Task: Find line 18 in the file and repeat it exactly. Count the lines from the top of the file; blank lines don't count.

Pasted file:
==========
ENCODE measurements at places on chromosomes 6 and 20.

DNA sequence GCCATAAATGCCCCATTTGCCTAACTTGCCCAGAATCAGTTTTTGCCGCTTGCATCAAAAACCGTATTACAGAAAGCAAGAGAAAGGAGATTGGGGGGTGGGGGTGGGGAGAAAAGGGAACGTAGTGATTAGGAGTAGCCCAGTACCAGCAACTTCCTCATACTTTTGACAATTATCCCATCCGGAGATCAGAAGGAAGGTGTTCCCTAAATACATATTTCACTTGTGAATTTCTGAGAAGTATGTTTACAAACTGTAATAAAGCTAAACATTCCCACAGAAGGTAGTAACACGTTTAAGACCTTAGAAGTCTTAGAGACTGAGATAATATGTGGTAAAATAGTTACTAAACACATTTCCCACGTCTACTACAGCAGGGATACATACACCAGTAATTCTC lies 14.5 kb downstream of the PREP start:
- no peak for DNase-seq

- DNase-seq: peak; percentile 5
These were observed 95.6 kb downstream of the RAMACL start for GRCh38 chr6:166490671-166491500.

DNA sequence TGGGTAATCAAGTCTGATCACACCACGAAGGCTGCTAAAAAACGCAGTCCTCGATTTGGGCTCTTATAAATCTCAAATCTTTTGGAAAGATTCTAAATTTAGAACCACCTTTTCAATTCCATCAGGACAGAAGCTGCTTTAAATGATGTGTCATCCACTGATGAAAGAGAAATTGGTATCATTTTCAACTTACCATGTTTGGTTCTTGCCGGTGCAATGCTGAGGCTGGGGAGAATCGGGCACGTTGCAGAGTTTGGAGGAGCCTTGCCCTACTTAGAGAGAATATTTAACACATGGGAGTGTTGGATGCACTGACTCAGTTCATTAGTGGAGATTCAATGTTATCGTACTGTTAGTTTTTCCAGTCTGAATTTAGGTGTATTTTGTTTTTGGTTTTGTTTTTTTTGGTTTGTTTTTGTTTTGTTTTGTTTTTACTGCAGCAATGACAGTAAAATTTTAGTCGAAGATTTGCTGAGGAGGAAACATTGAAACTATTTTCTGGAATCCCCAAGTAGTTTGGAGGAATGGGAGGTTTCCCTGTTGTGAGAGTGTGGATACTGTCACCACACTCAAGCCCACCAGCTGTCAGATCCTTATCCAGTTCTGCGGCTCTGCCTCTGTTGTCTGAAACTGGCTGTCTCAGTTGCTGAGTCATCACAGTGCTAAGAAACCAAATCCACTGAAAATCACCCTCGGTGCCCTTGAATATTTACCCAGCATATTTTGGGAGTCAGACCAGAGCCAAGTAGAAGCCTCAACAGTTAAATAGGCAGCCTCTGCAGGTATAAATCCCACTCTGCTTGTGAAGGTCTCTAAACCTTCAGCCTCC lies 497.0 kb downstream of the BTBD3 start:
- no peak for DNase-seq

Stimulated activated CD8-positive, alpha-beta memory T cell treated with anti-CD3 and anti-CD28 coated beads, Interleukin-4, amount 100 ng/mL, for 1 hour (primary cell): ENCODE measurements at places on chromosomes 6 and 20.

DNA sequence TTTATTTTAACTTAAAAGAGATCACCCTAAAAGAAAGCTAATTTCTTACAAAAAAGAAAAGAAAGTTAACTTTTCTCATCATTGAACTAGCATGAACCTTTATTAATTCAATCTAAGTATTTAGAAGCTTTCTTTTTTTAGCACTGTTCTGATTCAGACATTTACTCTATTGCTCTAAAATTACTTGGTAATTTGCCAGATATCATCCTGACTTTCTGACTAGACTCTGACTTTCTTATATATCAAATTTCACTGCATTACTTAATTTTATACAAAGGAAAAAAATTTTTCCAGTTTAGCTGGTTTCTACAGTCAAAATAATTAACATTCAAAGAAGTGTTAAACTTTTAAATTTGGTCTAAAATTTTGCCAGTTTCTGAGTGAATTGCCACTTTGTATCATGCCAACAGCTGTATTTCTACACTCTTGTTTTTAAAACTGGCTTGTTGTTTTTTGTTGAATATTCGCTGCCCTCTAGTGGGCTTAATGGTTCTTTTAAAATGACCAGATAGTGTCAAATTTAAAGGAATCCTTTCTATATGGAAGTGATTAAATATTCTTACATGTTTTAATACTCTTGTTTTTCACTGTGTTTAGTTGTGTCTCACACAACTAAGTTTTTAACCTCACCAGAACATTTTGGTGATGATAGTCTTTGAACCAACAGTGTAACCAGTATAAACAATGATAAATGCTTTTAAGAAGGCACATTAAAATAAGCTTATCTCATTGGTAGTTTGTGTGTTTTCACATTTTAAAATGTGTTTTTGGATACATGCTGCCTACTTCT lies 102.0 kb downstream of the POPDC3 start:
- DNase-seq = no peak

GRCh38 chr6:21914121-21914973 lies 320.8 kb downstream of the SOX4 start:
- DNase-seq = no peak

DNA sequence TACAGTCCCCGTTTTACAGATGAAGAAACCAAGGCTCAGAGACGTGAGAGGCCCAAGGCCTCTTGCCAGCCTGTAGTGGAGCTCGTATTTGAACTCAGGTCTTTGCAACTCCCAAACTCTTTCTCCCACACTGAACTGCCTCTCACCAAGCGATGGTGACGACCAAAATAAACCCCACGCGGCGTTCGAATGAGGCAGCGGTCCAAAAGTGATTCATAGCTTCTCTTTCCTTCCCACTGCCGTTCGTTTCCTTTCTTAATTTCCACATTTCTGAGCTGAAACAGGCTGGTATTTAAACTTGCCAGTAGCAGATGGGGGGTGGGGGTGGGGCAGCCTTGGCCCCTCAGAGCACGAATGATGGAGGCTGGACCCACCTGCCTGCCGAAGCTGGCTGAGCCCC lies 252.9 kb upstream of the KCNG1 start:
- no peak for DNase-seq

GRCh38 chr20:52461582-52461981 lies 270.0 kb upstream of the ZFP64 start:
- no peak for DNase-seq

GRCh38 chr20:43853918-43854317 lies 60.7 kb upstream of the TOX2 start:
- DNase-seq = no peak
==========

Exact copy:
- DNase-seq = no peak